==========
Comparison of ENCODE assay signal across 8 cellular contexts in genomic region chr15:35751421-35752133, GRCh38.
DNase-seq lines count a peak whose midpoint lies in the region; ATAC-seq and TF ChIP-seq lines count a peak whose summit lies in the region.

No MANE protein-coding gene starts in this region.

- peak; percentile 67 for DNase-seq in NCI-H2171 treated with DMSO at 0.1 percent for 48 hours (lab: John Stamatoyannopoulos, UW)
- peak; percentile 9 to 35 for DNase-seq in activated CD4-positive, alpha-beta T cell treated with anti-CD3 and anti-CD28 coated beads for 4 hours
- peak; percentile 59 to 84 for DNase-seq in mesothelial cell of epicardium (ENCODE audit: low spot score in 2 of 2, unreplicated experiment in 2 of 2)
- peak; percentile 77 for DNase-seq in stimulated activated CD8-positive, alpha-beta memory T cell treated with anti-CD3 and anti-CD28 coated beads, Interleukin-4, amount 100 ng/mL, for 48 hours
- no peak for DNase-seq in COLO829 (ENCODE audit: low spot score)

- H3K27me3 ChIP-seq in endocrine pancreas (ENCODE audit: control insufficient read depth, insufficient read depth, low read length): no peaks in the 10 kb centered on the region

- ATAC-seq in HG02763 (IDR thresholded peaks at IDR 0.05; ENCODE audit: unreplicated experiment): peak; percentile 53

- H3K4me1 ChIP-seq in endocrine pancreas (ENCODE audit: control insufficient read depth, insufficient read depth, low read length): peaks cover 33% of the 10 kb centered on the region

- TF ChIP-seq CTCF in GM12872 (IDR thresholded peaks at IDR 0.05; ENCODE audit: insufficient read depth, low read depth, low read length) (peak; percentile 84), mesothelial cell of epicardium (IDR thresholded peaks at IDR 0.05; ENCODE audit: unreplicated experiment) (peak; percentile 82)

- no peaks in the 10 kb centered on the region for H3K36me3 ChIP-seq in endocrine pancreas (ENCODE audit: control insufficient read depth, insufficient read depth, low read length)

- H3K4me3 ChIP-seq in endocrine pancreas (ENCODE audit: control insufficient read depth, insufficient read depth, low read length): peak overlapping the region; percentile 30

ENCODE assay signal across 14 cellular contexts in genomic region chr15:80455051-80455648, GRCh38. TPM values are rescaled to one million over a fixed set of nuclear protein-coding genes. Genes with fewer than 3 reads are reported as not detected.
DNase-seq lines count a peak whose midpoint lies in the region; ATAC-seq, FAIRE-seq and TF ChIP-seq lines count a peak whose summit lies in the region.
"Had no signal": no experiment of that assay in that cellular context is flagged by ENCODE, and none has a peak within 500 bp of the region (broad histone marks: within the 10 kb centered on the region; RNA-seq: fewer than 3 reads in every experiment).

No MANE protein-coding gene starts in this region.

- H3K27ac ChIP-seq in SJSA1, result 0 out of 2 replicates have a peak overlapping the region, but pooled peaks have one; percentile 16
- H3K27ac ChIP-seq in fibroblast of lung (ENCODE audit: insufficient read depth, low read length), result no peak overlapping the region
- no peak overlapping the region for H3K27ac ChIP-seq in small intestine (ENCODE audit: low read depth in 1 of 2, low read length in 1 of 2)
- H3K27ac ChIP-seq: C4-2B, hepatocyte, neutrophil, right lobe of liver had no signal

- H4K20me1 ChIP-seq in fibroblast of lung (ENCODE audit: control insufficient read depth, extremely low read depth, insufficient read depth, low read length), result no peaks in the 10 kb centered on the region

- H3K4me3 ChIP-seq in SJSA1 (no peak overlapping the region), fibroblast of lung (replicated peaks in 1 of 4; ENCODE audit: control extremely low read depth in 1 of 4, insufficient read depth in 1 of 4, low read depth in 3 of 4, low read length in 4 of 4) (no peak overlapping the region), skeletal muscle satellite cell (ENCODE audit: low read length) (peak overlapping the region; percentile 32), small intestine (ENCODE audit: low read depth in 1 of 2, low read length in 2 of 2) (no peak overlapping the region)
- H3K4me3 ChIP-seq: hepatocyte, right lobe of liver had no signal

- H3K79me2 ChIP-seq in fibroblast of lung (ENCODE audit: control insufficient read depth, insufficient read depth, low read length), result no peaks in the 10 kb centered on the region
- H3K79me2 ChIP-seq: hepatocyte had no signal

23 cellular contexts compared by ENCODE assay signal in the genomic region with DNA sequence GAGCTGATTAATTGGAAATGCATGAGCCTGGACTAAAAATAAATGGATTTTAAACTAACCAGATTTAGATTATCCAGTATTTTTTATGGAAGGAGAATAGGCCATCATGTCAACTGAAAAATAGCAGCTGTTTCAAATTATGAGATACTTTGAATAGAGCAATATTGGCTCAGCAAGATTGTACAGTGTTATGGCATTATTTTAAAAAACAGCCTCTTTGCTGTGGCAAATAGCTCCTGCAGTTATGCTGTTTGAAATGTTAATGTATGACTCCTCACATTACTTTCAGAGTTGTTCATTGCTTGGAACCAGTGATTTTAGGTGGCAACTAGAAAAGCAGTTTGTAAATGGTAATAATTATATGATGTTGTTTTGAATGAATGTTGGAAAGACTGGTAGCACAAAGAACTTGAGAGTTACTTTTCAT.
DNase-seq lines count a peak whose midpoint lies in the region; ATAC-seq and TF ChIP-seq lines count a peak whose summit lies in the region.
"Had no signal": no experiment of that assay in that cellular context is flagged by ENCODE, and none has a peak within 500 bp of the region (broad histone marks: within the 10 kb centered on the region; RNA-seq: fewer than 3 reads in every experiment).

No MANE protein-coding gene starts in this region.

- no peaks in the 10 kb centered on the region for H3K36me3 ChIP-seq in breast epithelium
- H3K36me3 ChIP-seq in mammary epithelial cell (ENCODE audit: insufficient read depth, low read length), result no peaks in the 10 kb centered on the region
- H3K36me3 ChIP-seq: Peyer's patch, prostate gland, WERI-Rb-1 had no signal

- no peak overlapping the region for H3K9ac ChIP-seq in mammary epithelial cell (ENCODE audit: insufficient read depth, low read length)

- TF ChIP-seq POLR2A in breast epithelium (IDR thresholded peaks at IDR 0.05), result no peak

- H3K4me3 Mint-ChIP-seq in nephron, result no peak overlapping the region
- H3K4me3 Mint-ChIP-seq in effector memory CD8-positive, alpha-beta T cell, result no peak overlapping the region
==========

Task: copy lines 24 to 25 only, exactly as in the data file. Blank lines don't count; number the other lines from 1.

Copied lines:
- H3K4me3 ChIP-seq in SJSA1 (no peak overlapping the region), fibroblast of lung (replicated peaks in 1 of 4; ENCODE audit: control extremely low read depth in 1 of 4, insufficient read depth in 1 of 4, low read depth in 3 of 4, low read length in 4 of 4) (no peak overlapping the region), skeletal muscle satellite cell (ENCODE audit: low read length) (peak overlapping the region; percentile 32), small intestine (ENCODE audit: low read depth in 1 of 2, low read length in 2 of 2) (no peak overlapping the region)
- H3K4me3 ChIP-seq: hepatocyte, right lobe of liver had no signal